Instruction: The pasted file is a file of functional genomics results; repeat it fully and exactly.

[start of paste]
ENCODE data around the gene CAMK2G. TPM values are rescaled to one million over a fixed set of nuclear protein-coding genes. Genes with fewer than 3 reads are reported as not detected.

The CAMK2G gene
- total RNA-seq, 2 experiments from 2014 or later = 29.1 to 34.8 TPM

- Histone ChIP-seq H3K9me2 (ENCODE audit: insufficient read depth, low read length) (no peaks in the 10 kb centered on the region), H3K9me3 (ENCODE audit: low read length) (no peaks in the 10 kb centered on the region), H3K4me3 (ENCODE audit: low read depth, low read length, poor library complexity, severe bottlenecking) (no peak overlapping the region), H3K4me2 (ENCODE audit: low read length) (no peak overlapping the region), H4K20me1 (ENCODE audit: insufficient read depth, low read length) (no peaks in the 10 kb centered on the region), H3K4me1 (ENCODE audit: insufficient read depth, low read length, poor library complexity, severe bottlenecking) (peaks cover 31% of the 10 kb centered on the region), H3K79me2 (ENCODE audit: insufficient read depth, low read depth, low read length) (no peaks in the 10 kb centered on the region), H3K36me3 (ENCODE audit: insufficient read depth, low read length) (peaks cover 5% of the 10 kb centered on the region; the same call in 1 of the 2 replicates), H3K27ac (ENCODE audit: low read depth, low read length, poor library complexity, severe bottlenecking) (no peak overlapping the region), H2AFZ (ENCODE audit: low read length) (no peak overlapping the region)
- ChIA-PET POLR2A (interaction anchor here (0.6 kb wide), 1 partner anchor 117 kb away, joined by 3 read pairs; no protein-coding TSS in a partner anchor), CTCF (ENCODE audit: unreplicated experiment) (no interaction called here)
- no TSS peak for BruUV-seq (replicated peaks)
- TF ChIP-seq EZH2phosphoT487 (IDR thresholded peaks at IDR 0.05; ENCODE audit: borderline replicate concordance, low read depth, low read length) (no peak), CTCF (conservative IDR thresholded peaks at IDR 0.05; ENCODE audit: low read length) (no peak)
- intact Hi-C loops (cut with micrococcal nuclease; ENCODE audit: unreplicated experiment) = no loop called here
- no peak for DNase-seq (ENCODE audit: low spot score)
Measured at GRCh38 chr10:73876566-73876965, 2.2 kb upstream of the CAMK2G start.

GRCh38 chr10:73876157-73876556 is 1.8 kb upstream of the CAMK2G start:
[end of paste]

ENCODE data around the gene CAMK2G. TPM values are rescaled to one million over a fixed set of nuclear protein-coding genes. Genes with fewer than 3 reads are reported as not detected.

The CAMK2G gene
- total RNA-seq, 2 experiments from 2014 or later = 29.1 to 34.8 TPM

- Histone ChIP-seq H3K9me2 (ENCODE audit: insufficient read depth, low read length) (no peaks in the 10 kb centered on the region), H3K9me3 (ENCODE audit: low read length) (no peaks in the 10 kb centered on the region), H3K4me3 (ENCODE audit: low read depth, low read length, poor library complexity, severe bottlenecking) (no peak overlapping the region), H3K4me2 (ENCODE audit: low read length) (no peak overlapping the region), H4K20me1 (ENCODE audit: insufficient read depth, low read length) (no peaks in the 10 kb centered on the region), H3K4me1 (ENCODE audit: insufficient read depth, low read length, poor library complexity, severe bottlenecking) (peaks cover 31% of the 10 kb centered on the region), H3K79me2 (ENCODE audit: insufficient read depth, low read depth, low read length) (no peaks in the 10 kb centered on the region), H3K36me3 (ENCODE audit: insufficient read depth, low read length) (peaks cover 5% of the 10 kb centered on the region; the same call in 1 of the 2 replicates), H3K27ac (ENCODE audit: low read depth, low read length, poor library complexity, severe bottlenecking) (no peak overlapping the region), H2AFZ (ENCODE audit: low read length) (no peak overlapping the region)
- ChIA-PET POLR2A (interaction anchor here (0.6 kb wide), 1 partner anchor 117 kb away, joined by 3 read pairs; no protein-coding TSS in a partner anchor), CTCF (ENCODE audit: unreplicated experiment) (no interaction called here)
- no TSS peak for BruUV-seq (replicated peaks)
- TF ChIP-seq EZH2phosphoT487 (IDR thresholded peaks at IDR 0.05; ENCODE audit: borderline replicate concordance, low read depth, low read length) (no peak), CTCF (conservative IDR thresholded peaks at IDR 0.05; ENCODE audit: low read length) (no peak)
- intact Hi-C loops (cut with micrococcal nuclease; ENCODE audit: unreplicated experiment) = no loop called here
- no peak for DNase-seq (ENCODE audit: low spot score)
Measured at GRCh38 chr10:73876566-73876965, 2.2 kb upstream of the CAMK2G start.

GRCh38 chr10:73876157-73876556 is 1.8 kb upstream of the CAMK2G start: